A successful procedural vote to take up the authorization measure will hinge on conservative Democrats such as Sens. Jim Webb (Va.), Ben Nelson (Neb.), Blanche Lincoln (Ark.) and Mark Pryor (Ark.), as well as a handful of Republicans such as Collins and Sen. Richard Lugar (R-Ind.), whom Lieberman said plans to support it. Lugar’s office did not respond to a request for comment.
 
Nelson issued a statement Wednesday that said he supports the authorization and the DADT repeal, but only if the Senate takes up job-growth legislation first.
 
Pryor said he is uncertain and wants to review the Defense Department survey results.

Collins supported repealing the DADT policy in the Armed Services Committee this past spring, and a spokesman reaffirmed her support again on Thursday, “if Sen. Reid allows for a full, fair and open debate, and allows Republicans to offer amendments to the bill.”

Timing could also be problematic.

Many senators have been waiting for the results of a year-long Defense Department survey of the armed forces about lifting the policy. The results are due on Dec. 1, but portions were leaked to the Washington Post last week, and appear to show strong support for repealing the policy from military personnel. Armed Services Committee Chairman Carl Levin (D-Mich.) plans to hold hearings on the report in early December.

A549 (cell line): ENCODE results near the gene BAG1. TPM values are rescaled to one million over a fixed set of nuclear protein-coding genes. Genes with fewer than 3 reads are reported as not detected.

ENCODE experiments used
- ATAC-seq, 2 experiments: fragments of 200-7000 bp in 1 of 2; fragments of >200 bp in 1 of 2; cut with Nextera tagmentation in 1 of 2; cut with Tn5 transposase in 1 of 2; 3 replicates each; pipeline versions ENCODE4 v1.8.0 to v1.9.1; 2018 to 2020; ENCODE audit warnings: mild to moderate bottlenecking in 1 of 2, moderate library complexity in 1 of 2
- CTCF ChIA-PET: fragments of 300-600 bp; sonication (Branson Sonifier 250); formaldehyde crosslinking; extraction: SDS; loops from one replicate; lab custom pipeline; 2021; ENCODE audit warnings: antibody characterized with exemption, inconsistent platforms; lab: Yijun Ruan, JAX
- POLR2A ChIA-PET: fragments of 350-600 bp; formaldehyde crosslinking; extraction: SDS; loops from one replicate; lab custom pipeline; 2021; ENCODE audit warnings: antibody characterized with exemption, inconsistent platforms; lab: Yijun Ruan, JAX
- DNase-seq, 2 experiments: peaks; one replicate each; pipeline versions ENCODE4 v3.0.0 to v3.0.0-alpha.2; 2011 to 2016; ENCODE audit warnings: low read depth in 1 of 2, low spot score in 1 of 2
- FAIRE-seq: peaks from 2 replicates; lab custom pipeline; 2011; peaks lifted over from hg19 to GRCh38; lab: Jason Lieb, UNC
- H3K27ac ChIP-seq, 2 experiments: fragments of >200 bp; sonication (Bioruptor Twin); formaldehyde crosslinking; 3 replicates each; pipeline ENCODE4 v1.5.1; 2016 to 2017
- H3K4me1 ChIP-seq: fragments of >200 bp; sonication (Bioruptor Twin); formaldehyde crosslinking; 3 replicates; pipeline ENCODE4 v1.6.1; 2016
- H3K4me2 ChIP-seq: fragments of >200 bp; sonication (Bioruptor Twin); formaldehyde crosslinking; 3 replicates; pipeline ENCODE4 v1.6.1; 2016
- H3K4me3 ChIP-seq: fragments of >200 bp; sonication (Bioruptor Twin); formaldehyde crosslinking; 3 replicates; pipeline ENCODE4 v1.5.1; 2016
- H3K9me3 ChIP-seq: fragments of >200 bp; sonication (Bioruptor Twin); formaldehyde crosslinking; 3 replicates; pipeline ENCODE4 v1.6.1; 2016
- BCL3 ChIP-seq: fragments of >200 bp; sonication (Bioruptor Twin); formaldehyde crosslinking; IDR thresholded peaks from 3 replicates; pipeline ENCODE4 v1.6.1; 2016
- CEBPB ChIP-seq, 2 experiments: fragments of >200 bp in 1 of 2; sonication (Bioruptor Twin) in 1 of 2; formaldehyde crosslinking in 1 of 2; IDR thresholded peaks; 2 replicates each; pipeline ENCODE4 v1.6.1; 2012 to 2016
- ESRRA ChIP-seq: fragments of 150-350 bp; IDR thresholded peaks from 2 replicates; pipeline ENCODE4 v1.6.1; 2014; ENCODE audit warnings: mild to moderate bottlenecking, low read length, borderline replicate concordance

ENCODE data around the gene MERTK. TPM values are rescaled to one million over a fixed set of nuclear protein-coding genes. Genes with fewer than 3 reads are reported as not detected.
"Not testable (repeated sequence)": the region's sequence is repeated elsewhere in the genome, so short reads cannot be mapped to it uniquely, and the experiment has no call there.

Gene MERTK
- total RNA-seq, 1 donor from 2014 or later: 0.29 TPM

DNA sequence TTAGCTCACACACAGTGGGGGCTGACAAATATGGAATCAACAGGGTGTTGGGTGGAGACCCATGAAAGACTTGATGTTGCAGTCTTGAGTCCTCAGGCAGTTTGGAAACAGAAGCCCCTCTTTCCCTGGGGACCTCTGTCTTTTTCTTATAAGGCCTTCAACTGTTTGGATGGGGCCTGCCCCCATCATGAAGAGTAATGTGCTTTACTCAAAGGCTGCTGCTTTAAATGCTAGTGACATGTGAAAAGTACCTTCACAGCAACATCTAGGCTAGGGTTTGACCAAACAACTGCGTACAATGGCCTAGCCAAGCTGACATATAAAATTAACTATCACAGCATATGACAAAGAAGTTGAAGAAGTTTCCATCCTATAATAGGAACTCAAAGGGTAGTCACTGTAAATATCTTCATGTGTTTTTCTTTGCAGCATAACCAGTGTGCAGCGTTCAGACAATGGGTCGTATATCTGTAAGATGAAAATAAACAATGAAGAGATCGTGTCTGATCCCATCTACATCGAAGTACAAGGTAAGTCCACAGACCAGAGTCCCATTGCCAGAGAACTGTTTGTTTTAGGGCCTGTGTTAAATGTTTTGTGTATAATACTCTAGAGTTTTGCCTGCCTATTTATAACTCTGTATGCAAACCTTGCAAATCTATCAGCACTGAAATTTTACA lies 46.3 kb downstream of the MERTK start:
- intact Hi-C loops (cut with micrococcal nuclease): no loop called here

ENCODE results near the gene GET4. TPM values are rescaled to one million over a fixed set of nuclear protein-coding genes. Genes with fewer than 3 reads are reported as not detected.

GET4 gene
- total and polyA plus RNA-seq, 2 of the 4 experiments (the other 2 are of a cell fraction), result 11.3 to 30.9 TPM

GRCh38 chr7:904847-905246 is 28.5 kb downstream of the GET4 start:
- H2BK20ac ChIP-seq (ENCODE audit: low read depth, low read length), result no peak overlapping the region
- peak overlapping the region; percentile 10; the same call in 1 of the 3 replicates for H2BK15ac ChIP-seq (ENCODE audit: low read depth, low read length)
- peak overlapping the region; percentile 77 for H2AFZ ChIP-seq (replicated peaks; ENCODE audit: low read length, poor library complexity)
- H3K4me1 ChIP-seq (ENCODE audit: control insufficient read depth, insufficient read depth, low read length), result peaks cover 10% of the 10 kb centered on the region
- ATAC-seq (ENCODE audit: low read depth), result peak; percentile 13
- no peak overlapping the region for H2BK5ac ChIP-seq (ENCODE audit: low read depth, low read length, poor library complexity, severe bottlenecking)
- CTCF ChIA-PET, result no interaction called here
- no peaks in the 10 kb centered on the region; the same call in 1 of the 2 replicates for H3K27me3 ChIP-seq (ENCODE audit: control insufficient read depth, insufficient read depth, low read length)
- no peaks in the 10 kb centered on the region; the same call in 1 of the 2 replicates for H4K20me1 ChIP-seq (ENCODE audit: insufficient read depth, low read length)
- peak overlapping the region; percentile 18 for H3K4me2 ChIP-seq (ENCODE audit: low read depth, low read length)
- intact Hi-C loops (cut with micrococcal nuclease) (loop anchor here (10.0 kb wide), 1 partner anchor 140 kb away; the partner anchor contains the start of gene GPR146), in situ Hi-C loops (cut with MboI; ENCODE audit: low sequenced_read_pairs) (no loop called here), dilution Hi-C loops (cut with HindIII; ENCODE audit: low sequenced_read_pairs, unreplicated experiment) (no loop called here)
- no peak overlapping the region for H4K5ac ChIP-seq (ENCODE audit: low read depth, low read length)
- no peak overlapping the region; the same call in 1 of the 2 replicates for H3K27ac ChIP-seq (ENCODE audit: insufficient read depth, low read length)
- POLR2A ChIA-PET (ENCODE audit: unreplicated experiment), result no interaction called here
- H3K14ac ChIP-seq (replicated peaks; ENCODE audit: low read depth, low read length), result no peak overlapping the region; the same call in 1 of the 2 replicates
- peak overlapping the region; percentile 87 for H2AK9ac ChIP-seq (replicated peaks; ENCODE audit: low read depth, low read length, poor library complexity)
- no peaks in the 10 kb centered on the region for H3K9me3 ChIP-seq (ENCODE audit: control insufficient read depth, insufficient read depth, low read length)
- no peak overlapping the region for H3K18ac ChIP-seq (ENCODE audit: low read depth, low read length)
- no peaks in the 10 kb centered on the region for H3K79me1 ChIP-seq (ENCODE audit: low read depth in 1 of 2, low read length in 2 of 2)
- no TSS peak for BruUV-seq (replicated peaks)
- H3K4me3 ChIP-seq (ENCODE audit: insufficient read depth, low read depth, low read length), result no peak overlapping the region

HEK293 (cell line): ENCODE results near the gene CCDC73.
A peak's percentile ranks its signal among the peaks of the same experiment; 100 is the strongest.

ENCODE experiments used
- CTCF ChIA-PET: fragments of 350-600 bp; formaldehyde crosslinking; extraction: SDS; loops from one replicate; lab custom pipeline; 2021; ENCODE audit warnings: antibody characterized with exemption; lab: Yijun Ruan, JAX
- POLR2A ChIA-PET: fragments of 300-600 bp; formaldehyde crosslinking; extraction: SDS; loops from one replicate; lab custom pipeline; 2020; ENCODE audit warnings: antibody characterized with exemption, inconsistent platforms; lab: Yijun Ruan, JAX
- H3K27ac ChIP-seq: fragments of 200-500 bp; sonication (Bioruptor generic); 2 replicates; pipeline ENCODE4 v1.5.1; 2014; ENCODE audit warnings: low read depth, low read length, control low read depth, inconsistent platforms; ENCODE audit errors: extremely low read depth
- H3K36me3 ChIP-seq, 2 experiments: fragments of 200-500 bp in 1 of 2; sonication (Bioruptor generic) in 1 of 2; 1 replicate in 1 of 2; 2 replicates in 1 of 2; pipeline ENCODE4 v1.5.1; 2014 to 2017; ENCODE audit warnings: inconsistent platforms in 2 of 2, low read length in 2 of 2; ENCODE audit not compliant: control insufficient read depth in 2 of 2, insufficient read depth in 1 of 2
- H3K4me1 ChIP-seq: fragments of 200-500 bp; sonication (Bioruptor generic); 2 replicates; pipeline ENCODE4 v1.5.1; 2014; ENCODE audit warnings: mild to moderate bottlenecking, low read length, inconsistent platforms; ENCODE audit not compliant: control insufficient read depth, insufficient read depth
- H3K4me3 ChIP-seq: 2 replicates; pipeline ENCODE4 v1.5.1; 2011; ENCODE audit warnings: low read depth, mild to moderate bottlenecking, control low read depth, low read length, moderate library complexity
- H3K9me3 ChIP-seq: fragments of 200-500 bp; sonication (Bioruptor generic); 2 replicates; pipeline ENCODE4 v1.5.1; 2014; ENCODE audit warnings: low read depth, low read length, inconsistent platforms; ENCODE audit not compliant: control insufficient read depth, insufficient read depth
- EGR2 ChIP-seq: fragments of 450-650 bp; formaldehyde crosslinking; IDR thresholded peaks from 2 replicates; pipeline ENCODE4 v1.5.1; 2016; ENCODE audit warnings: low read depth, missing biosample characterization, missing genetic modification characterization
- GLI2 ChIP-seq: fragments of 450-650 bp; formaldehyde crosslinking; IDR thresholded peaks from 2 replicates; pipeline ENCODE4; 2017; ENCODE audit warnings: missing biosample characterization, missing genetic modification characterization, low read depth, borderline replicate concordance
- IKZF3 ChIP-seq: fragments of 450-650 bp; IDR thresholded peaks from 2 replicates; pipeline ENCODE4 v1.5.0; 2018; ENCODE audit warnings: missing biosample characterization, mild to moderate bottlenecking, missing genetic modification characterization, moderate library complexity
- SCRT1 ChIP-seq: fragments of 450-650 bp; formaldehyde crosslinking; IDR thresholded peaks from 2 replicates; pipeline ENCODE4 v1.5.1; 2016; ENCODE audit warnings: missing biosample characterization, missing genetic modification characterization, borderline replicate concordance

Lieberman said Democratic leaders plan to be in session until around Friday, Dec. 17, which should allow three full weeks for the authorization. He said weekend sessions in December were also possible.
 
Asked if he believes there are at least 60 votes, Levin said, “I hope so.”
 
“Three things have to happen: We’ve got to get the report, we’ve got to have a hearing on the report and a couple of days to digest it, and we’ve got to have fair amendment opportunities,” Levin said.

Defense Secretary Robert Gates and Joint Chiefs of Staff Chairman Adm. Mike Mullen both support ending the policy, and Lieberman said he expected Gates will actively lobby wavering senators after the report is issued in December.
 
“I’ll appeal to him to do everything he can to help,” Lieberman told The Hill. “My guess is that after the report comes out, assuming it’s forward-leaning and positive, that he’ll get more involved. But there’s more than 60 ready to do this, if we give it time.”
 
Reid announced Wednesday night he will bring the legislation forward the after senators return from next week’s Thanksgiving recess. Reid’s announcement followed meetings earlier Wednesday between his office, White House officials and several gay-rights activists.
 
The House has already passed the authorization, including the repeal, and Lieberman noted that the House and Senate versions are identical, thereby eliminating the need for House-Senate conference talks to resolve differences.
 
-- This story was updated at 6:23 p.m.